Feature Briefs

Students receive journalism awards

Western students and alumni received 15 awards in the 2002 Society of Professional Journalists regional Mark of Excellence competition.

The College Heights Herald was named Best All-Around Non-Daily Student Newspaper. Louisville senior Brian Moore and Caroline Lynch, who graduated in December 2002 were editors in spring and fall 2002, respectively.

Writing award winners were Lynch, first place, editorial writing; Kyle Tucker, a senior from Clarksville, Tenn., first place, sports column writing; Paducah junior Kyle Hightower, second place, sports column writing; Louisville senior Rex Hall Jr., third place, spot-news reporting; Bowling Green alumnus Taylor Loyal, third place, general news reporting; Bowling Green senior Dave Shinall, second place, in-depth reporting and second place, non-fiction magazine article; (tie) J. Michael Moore, a sophomore from Franklin, Tenn., second place, sports writing; Louisville alumnus Ryan Clark, second place, sports writing.

Photography award winners were: Thomas Cordy, a senior from Huntsville, Ala., first place, spot news; Robyn Larsen, an alumna from Idaho Falls, Idaho, second place, spot news; Henrik Edsenius, a senior from Nybro, Sweden, third place, spot news; La Grange senior Jenny Sevcik, second place, general news and third place photo illustration; H. Rick Mach, a senior from Sterling, Va., first place, photo illustration; and Cassandra Shie, an alumna from Sterling, Va., second place, photo illustration.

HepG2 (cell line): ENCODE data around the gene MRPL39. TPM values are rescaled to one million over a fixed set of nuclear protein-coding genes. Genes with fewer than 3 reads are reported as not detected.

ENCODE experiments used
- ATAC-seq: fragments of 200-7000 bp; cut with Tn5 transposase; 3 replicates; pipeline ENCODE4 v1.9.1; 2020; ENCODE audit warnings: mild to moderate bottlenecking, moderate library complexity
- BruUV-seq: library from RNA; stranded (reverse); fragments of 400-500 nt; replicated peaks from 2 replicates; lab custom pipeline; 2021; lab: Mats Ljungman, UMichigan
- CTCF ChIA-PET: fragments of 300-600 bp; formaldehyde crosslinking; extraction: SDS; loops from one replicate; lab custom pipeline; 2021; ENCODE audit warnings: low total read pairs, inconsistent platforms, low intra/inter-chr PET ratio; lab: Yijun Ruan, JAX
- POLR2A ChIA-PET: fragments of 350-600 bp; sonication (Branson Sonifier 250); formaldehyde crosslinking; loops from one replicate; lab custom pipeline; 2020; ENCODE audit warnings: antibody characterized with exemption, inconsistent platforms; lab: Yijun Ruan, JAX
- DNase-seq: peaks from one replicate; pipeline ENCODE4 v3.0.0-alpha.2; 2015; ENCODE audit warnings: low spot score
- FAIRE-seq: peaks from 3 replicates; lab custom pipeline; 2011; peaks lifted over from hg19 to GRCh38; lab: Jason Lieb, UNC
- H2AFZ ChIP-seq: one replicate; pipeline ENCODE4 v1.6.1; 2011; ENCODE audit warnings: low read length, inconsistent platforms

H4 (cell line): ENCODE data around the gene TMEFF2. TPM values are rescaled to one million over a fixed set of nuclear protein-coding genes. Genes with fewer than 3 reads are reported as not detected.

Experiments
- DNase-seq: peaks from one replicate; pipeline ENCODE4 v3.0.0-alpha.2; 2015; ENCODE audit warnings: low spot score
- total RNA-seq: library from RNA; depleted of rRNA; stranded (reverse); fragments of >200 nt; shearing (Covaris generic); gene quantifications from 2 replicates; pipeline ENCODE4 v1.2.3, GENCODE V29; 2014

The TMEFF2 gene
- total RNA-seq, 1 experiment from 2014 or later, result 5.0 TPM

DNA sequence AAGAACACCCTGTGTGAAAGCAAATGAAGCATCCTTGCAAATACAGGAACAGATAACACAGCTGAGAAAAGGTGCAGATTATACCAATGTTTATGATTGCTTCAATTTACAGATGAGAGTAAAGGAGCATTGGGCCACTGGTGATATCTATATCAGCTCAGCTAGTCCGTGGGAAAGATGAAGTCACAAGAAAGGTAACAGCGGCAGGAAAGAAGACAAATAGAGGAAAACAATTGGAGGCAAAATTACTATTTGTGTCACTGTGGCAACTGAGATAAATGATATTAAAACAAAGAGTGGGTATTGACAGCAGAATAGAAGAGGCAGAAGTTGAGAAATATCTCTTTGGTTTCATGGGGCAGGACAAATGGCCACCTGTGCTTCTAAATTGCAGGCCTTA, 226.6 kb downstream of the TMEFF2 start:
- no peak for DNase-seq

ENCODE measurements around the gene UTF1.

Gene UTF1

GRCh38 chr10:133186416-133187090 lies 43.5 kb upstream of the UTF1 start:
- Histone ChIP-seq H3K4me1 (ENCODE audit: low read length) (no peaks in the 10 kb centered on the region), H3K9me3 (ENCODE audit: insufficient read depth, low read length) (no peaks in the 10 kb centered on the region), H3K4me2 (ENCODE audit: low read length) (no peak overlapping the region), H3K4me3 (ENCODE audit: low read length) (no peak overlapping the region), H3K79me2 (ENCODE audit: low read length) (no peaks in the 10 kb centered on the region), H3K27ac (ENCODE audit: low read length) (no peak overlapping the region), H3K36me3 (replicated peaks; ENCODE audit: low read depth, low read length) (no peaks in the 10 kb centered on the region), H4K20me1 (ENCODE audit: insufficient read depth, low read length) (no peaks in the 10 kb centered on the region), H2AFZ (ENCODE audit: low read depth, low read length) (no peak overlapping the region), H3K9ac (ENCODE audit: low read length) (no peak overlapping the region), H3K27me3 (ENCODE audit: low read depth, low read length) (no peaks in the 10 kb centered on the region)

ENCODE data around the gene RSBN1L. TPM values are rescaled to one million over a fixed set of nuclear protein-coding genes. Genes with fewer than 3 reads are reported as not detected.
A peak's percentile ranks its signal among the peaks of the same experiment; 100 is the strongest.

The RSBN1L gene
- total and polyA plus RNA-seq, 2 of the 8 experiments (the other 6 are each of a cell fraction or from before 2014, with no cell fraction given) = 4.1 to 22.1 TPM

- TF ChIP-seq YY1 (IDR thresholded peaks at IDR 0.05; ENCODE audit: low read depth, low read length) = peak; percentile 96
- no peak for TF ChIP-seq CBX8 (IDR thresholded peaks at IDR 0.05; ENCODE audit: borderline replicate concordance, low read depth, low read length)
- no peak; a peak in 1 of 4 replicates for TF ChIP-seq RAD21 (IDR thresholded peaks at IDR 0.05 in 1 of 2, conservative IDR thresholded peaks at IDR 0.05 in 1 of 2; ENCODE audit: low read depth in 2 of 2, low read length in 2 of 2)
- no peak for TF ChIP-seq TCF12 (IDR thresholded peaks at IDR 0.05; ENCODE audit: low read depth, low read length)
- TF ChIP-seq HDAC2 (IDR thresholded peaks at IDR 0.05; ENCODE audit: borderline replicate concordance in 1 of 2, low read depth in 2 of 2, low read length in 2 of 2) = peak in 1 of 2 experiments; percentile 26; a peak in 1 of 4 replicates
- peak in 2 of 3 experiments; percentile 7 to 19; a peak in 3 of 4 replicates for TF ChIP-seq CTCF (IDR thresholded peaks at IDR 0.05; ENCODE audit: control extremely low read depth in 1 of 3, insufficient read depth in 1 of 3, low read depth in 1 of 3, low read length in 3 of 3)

The competition featured universities in Kentucky, Indiana and Illinois. First-place winners go on to compete in the national SPJ competition. Awards will be given out at its national convention in September in Tampa, Fla.

Western public television goes digital

WKYU-TV will launch its digital public television service today at noon. Starting tomorrow, the digital service will sign on daily at 8 a.m. The signal will broadcast to 11 counties surrounding Bowling Green.

The digital service upgrade is required by the Federal Communications Commission. The FCC requires all public TV stations to offer a digital broadcast by todays’ May 1 deadline.

WKYU-TV is the only public television station in Kentucky operated by a university. Costs for the first phase of the digital service totaled $492,767. It was funded by a grant from the Corporation for Public Broadcasting. Western paid $157, 057 toward the upgrade.

New GIS technology at Western

The department of geography and geology received a new technology device that will allow it to study and analyze the geology of an area better.

The Digital Vectorized Geologic Quadrangle (DVGQ) series studies rock types and structures. It will be used to improve the quality of Kentucky’s drinking water.

The Hoffman Institute and Center for Water Resource Studies will help foot the costs.

–Josh Coffman